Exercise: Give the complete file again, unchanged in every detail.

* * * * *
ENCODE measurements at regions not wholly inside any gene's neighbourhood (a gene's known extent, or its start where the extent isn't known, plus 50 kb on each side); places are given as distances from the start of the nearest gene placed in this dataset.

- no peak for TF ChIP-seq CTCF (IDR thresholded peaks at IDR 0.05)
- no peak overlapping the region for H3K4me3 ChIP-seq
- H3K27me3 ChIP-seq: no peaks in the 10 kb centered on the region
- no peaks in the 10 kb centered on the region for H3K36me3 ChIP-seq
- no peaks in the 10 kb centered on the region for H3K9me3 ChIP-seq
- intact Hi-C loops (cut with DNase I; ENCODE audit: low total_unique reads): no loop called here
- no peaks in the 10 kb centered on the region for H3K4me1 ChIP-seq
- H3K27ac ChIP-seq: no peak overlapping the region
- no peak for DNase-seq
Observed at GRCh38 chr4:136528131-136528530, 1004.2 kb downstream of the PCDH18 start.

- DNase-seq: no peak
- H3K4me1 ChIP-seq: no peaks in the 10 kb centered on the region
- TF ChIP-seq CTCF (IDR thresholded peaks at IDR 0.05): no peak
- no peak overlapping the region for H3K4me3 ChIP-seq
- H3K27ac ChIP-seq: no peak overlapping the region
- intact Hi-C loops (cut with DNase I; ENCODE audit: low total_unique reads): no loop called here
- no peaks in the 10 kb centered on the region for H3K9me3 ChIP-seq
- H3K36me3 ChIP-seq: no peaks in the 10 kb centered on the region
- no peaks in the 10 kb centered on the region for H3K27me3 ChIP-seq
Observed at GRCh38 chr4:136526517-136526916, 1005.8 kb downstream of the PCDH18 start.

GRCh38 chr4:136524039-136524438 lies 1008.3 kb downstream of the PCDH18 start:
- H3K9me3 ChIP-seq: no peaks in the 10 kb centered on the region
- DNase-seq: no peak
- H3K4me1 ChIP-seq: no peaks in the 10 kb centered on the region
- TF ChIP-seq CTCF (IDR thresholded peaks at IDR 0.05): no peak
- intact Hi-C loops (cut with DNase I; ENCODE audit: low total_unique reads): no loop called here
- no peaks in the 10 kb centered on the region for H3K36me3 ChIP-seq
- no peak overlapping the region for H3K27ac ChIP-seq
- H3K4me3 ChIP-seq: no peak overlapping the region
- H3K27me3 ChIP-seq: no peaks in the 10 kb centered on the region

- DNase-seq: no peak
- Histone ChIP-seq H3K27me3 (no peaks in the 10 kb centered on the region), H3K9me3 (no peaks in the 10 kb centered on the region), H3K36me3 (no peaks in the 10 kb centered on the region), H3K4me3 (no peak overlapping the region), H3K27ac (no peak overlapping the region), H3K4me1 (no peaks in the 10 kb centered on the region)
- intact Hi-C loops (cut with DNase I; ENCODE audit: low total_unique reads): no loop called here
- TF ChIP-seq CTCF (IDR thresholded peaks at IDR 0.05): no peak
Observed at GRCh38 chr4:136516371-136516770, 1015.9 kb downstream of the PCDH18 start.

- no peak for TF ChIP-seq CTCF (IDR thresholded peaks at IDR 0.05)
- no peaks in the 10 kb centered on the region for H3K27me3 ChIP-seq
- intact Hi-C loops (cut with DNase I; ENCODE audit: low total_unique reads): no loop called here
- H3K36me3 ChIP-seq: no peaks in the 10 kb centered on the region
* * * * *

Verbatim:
ENCODE measurements at regions not wholly inside any gene's neighbourhood (a gene's known extent, or its start where the extent isn't known, plus 50 kb on each side); places are given as distances from the start of the nearest gene placed in this dataset.

- no peak for TF ChIP-seq CTCF (IDR thresholded peaks at IDR 0.05)
- no peak overlapping the region for H3K4me3 ChIP-seq
- H3K27me3 ChIP-seq: no peaks in the 10 kb centered on the region
- no peaks in the 10 kb centered on the region for H3K36me3 ChIP-seq
- no peaks in the 10 kb centered on the region for H3K9me3 ChIP-seq
- intact Hi-C loops (cut with DNase I; ENCODE audit: low total_unique reads): no loop called here
- no peaks in the 10 kb centered on the region for H3K4me1 ChIP-seq
- H3K27ac ChIP-seq: no peak overlapping the region
- no peak for DNase-seq
Observed at GRCh38 chr4:136528131-136528530, 1004.2 kb downstream of the PCDH18 start.

- DNase-seq: no peak
- H3K4me1 ChIP-seq: no peaks in the 10 kb centered on the region
- TF ChIP-seq CTCF (IDR thresholded peaks at IDR 0.05): no peak
- no peak overlapping the region for H3K4me3 ChIP-seq
- H3K27ac ChIP-seq: no peak overlapping the region
- intact Hi-C loops (cut with DNase I; ENCODE audit: low total_unique reads): no loop called here
- no peaks in the 10 kb centered on the region for H3K9me3 ChIP-seq
- H3K36me3 ChIP-seq: no peaks in the 10 kb centered on the region
- no peaks in the 10 kb centered on the region for H3K27me3 ChIP-seq
Observed at GRCh38 chr4:136526517-136526916, 1005.8 kb downstream of the PCDH18 start.

GRCh38 chr4:136524039-136524438 lies 1008.3 kb downstream of the PCDH18 start:
- H3K9me3 ChIP-seq: no peaks in the 10 kb centered on the region
- DNase-seq: no peak
- H3K4me1 ChIP-seq: no peaks in the 10 kb centered on the region
- TF ChIP-seq CTCF (IDR thresholded peaks at IDR 0.05): no peak
- intact Hi-C loops (cut with DNase I; ENCODE audit: low total_unique reads): no loop called here
- no peaks in the 10 kb centered on the region for H3K36me3 ChIP-seq
- no peak overlapping the region for H3K27ac ChIP-seq
- H3K4me3 ChIP-seq: no peak overlapping the region
- H3K27me3 ChIP-seq: no peaks in the 10 kb centered on the region

- DNase-seq: no peak
- Histone ChIP-seq H3K27me3 (no peaks in the 10 kb centered on the region), H3K9me3 (no peaks in the 10 kb centered on the region), H3K36me3 (no peaks in the 10 kb centered on the region), H3K4me3 (no peak overlapping the region), H3K27ac (no peak overlapping the region), H3K4me1 (no peaks in the 10 kb centered on the region)
- intact Hi-C loops (cut with DNase I; ENCODE audit: low total_unique reads): no loop called here
- TF ChIP-seq CTCF (IDR thresholded peaks at IDR 0.05): no peak
Observed at GRCh38 chr4:136516371-136516770, 1015.9 kb downstream of the PCDH18 start.

- no peak for TF ChIP-seq CTCF (IDR thresholded peaks at IDR 0.05)
- no peaks in the 10 kb centered on the region for H3K27me3 ChIP-seq
- intact Hi-C loops (cut with DNase I; ENCODE audit: low total_unique reads): no loop called here
- H3K36me3 ChIP-seq: no peaks in the 10 kb centered on the region